Of all the potential pets that could be dangerous to humans and other animals, few would rank a goldfish very highly. However, these previous pets have been released into the wild by careless pet owners and are now causing havoc across the Great Lakes of Canada and in France. A new study has tracked one of the populations of these dumped goldies, finding out just how and where they are spending their time.
But just how much damage can a few little pet goldfish cause? Well, herein lies the problem – once released, these goldfish are capable of growing much larger than the ones in your goldfish tank. Growing to monstrous proportions by consuming everything in their path, and clouding up the water with their poop, these goldfish are causing all sorts of problems for the native species in their way.
“They can eat anything and everything,” Christine Boston, an aquatic research biologist with Fisheries and Oceans Canada and lead author of the new paper, told the New York Times.
In Hamilton Harbour within Lake Ontario, the researchers have been tracking goldfish movements to try to find the best place to cull these problem fish. While culls are controversial on both sides of the argument for and against, they are one way to control invasive species. In Australia, a cull of the wild horse population hopes to protect the habitat for the endangered native species within the national park.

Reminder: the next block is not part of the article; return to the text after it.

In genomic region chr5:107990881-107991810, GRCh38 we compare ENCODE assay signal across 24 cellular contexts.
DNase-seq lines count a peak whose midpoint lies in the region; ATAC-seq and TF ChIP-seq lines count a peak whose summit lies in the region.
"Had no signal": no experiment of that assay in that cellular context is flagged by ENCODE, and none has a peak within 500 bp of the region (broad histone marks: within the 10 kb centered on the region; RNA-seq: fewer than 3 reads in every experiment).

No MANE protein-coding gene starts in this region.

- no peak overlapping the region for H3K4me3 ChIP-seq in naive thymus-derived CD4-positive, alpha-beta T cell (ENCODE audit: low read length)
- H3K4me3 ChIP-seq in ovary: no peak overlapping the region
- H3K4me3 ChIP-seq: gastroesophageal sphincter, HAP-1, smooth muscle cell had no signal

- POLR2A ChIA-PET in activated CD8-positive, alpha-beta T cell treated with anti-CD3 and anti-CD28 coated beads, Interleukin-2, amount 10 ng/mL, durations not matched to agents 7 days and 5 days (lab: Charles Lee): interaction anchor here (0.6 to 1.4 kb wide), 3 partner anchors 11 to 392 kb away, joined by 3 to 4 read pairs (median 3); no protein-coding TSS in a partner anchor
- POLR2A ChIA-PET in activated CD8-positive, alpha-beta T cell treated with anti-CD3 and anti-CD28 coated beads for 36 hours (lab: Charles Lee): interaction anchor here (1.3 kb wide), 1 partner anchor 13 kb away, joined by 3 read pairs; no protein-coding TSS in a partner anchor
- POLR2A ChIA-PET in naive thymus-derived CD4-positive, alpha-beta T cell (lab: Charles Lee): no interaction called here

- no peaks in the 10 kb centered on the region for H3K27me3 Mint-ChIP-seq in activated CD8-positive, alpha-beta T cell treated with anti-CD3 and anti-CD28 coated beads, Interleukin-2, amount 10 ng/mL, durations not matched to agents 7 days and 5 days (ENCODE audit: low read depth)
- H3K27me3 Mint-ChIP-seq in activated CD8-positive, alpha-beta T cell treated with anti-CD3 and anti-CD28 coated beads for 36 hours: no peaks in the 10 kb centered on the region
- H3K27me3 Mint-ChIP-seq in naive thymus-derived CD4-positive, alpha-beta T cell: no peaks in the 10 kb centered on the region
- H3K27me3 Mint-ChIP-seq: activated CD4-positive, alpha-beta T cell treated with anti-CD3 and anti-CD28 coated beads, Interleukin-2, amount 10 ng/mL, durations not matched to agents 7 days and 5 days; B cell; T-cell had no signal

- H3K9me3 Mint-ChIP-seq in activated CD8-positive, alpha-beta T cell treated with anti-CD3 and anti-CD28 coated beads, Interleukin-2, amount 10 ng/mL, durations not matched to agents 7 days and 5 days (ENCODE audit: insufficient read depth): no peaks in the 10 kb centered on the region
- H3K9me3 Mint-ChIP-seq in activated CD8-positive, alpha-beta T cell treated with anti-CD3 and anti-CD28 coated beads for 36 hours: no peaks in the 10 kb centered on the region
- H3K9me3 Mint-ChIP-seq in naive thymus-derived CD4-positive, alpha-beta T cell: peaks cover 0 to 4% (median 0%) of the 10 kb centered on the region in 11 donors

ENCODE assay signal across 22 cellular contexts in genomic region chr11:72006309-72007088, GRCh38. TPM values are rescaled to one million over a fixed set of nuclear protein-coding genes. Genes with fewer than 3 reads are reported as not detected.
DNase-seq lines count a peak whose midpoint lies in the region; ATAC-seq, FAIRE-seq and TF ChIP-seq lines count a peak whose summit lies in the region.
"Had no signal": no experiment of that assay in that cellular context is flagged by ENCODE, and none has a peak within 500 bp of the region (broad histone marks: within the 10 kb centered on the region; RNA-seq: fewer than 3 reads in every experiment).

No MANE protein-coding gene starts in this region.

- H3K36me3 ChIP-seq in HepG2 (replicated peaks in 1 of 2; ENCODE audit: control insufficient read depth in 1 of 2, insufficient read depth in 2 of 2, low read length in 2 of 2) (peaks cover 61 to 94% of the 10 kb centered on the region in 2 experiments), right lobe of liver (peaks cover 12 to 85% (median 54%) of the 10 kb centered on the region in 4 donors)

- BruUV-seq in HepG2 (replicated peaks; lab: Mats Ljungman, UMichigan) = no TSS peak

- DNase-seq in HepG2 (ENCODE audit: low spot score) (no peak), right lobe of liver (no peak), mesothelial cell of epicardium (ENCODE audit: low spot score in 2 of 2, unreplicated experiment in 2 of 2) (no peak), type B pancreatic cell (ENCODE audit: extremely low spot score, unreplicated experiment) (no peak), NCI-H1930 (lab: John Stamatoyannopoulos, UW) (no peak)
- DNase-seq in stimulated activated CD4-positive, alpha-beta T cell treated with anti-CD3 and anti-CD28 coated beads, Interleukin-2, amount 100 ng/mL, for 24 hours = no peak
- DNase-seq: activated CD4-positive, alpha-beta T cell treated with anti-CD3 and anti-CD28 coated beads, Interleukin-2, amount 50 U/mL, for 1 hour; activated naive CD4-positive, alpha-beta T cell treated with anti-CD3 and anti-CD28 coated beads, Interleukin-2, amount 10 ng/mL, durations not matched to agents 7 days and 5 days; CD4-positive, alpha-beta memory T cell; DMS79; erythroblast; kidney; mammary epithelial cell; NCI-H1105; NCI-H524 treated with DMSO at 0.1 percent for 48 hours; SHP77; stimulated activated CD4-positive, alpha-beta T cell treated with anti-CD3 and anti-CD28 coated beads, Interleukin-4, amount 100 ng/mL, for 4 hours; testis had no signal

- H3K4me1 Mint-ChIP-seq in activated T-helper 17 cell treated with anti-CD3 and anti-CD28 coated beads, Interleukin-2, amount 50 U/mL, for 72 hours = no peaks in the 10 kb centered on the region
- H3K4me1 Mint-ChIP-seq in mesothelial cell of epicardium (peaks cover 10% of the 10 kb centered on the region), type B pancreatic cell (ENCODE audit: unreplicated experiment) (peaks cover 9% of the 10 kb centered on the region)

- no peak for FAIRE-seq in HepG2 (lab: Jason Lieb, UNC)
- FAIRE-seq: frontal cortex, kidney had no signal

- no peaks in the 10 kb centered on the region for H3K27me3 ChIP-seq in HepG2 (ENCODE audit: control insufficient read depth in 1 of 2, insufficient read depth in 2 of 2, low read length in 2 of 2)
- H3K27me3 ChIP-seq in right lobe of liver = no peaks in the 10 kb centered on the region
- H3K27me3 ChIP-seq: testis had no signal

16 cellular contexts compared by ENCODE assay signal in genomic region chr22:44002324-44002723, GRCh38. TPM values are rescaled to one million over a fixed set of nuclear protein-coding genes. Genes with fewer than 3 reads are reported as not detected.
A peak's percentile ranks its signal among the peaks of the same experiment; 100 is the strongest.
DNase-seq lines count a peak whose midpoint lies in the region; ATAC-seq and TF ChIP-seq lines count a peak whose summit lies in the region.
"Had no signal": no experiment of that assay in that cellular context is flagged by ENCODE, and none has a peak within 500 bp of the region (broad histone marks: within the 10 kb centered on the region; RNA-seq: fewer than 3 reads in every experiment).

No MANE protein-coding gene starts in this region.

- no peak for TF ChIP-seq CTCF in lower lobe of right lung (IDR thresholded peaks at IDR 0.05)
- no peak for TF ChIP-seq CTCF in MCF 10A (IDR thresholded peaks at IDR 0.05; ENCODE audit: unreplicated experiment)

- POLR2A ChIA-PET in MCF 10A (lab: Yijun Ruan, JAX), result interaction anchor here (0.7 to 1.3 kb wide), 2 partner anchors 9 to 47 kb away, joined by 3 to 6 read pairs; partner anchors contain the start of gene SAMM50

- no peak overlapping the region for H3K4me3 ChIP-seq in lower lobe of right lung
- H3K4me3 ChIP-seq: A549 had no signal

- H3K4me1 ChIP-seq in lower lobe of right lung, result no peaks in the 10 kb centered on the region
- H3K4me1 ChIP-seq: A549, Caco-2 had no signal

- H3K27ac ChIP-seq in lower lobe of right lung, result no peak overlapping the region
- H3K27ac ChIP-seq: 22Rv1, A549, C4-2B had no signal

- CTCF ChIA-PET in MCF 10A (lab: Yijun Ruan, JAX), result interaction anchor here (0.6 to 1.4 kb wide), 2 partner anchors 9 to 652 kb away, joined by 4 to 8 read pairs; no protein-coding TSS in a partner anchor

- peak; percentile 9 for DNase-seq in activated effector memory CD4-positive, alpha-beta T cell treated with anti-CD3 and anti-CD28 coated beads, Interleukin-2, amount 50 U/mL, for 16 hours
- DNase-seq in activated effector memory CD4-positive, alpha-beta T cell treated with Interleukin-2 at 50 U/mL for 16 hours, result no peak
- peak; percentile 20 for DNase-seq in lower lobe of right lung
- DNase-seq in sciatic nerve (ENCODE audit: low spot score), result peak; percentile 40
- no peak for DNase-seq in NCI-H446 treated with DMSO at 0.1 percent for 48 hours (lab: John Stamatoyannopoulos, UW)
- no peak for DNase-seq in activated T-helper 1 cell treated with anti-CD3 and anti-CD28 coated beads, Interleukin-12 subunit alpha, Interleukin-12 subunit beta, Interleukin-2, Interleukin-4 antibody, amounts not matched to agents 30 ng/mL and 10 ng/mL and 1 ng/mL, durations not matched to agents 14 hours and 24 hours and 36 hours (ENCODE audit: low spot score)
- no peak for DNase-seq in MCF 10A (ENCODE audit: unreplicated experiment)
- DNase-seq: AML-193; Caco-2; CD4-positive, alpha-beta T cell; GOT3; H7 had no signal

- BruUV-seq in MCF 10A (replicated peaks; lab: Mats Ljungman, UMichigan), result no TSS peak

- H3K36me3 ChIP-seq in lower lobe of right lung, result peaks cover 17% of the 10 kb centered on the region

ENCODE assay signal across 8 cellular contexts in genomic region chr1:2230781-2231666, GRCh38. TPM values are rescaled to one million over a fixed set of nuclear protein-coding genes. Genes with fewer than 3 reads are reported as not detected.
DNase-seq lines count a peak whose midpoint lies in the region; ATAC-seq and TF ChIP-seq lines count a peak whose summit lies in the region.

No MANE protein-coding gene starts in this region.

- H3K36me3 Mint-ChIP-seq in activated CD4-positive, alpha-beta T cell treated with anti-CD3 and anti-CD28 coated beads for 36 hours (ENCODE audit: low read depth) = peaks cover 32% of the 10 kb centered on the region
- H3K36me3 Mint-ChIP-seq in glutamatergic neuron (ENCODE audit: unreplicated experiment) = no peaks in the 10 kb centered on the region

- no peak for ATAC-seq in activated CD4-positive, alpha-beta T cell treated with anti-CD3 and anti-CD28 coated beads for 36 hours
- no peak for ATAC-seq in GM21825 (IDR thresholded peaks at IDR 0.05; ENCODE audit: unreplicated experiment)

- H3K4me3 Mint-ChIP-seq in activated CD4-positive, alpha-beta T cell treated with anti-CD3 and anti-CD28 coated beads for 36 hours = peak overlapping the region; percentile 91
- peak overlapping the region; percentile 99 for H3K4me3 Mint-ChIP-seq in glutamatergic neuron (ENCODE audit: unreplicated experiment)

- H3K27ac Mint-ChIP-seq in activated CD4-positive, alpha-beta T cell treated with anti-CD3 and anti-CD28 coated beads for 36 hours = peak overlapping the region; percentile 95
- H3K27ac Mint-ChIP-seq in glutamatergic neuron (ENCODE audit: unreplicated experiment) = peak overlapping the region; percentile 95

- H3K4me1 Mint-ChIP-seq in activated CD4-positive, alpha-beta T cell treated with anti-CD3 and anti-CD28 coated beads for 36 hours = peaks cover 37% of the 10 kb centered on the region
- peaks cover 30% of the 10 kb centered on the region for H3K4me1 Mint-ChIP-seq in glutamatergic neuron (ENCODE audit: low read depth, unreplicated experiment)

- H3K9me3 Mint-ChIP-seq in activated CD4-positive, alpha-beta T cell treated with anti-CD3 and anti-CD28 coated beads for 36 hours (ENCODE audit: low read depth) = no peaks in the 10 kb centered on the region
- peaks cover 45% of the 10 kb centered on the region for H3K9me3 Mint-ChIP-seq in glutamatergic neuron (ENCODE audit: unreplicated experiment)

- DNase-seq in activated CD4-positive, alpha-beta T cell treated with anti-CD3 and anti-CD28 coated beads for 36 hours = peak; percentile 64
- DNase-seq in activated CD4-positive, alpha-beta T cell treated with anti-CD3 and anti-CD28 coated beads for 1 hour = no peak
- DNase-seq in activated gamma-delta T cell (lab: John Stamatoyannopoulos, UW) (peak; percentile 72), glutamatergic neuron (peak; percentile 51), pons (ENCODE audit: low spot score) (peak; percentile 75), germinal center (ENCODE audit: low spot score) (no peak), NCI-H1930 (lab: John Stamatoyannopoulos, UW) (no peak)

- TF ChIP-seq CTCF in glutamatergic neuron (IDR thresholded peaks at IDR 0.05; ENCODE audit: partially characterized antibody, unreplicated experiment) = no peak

The goldfish are growing to around 40 centimeters (16 inches) long, meaning they are too large to be eaten by other predatory fish species within the lake. “A fish would have to have a really big mouth to eat it,” Boston said. In France, a behemoth of a goldfish named the Carrot was found measuring 30 kilograms (67 pounds).
To track where the goldfish were going, the team caught 19 adults between June 2017 and October 2018. The fish were then implanted with transmitters containing pressure sensors. Five fish were tracked for almost two years, while others just under a year.
The results show that all the fish (bar one) stayed with Hamilton Harbour, and the team was able to identify 19 potential spawning locations. The team also found that the fish moved around based on the seasons and the depth of the water, preferring moderate to deep water between October and January but moving to shallower water near the shores as the days became longer in spring.
Given these findings, the team recommended different management strategies including the “Judas fish” approach as well as using modified box traps to catch smaller members of the population. These measures could effectively reduce the numbers of these goldfish within the Great Lakes, but still preserve the native fish species that also share the same areas.
The paper is published in the Journal of Great Lakes Research.